Storage8 iPad Apps to Turn Your Toy Into a Data Center Tool

8 iPad Apps to Turn Your Toy Into a Data Center Tool

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Looking up the latest sports scores, having a round of Foosball HD, or listening to your favorite NPR program is not the best business use case for your iPad. However, with a few taps, you can convert it from a toy to an ultra-mobile support tablet suitable for real data center work. Even Gartner agrees, noting in a recent blog post, “The iPad is delivering real value at personal, professional, organizational and executive levels, and is a leading indicator of future end-user device approaches.”

These 8 apps deliver the agile service and support necessary to transform your iPad from a nifty toy to a mission-critical data center tool.

That’s right, for a few dollars from the App Store, your iPad can pay for itself by entering the hallowed security locks at your data center. A few swipes and taps bring you apps that connect to UNIX, Linux, Windows and Macs. Those apps, plus the trusty Safari web browser, provide you with everything you need to fully support a contemporary environment.

The iPad, now available from retail chain stores from $499 to $829, is a lightweight (1.5lb), 9.7-inch screen, fully capable computer. The only caveat is that you’ll need a DHCP Server and Wi-Fi or 3G access within your data center to make it work, since the iPad is a 100-percent untethered device.

1. SSH

There are several SSH clients from which to choose, but the most versatile among them is iSSH by Zingersoft. At $9.99, it isn’t the least expensive SSH client, but the inclusion of an SSH-tunneled VNC client, a telnet client and X server make it worth the price. When you connect to a remote host, your iPad’s IP address automatically receives the X11 forwarding, so there’s nothing for you to do except launch your favorite X application. Although you don’t have to use X, the hosts that you connect to must have the line X11Forwarding yes enabled in your remote system’s /etc/ssh/sshd_config file.

This application’s best feature is that when you’re connected simultaneously to multiple hosts, you can switch between them by swiping your finger to the next terminal window. The X server is also very handy.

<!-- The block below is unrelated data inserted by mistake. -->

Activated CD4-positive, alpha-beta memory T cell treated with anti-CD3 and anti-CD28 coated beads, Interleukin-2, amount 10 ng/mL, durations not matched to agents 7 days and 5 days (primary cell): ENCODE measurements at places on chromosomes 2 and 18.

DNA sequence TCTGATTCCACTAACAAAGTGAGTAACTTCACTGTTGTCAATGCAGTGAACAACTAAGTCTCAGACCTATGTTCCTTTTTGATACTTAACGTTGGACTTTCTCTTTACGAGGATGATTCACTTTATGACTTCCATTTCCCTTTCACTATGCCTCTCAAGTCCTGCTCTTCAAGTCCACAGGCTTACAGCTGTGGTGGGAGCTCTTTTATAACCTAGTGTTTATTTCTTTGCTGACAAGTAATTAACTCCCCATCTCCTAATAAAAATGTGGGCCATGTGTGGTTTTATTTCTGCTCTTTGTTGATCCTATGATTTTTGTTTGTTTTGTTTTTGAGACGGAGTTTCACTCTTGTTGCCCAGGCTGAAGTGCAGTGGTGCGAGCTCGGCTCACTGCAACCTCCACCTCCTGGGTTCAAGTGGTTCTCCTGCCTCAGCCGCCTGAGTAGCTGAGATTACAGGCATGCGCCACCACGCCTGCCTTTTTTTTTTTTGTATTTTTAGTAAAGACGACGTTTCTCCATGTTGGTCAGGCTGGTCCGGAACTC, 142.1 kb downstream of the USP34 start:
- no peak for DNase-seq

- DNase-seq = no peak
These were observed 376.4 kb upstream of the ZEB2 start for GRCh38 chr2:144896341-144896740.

2. RDP

Mochasoft develops some of the finest iPad remote connectivity applications available today, including RDP, VNC (next), TN5250 and TN3270. RDP is the Remote Desktop Protocol used to connect to Windows workstations and servers as a remote terminal, not remote control. The Lite version of Mochasoft’s RDP is free and includes almost every feature of the commercial version for $5.99. The paid version offers more features related to mouse movement, extra keyboards and more connection profiles.

Although the documentation states you can connect only to workstation versions of Microsoft Windows, you can connect to the Server versions as well.

The most compelling feature of this RDP client is that there is a full screen mode that perfectly fits your iPad so you don’t have to scroll the screen to locate applications or menus.

3. VNC

Mochasoft’s VNC client is an optional program if you’re already using iSSH for your VNC client. However, there’s an advantage to using a separate VNC client like the one offered by Mochasoft: It has some additional features that the iSSH version doesn’t have. One of them is the full screen mode. Another is the choice of display modes in 8- or 32-bit color.

A favorite feature of this application is that it has real mouse support, which means you can drag the mouse cursor around the desktop. Mouse support in iSSH requires you tap on the location where you want your mouse to be, and then you use the mouse applet to manage right and left clicks.

4. Dragon Dictation

This free application, brought to you by Nuance (Dragon Naturally Speaking), is a speech-to-text application that might change your mind about voice recognition software. The application needs no training to interpret your voice patterns into words, and that makes it the perfect companion for someone trapped in the data center without pen and paper. The app is simple to use for someone who would rather not fumble around with something complex while troubleshooting. Open the app, tap once to record and tap once to stop the recording. The app automatically saves your notes with no additional tapping required.

What’s better than a free app from Nuance that provides you with a very accurate speech-to-text engine? How about one that allows you to post the contents to Facebook, Twitter or email.

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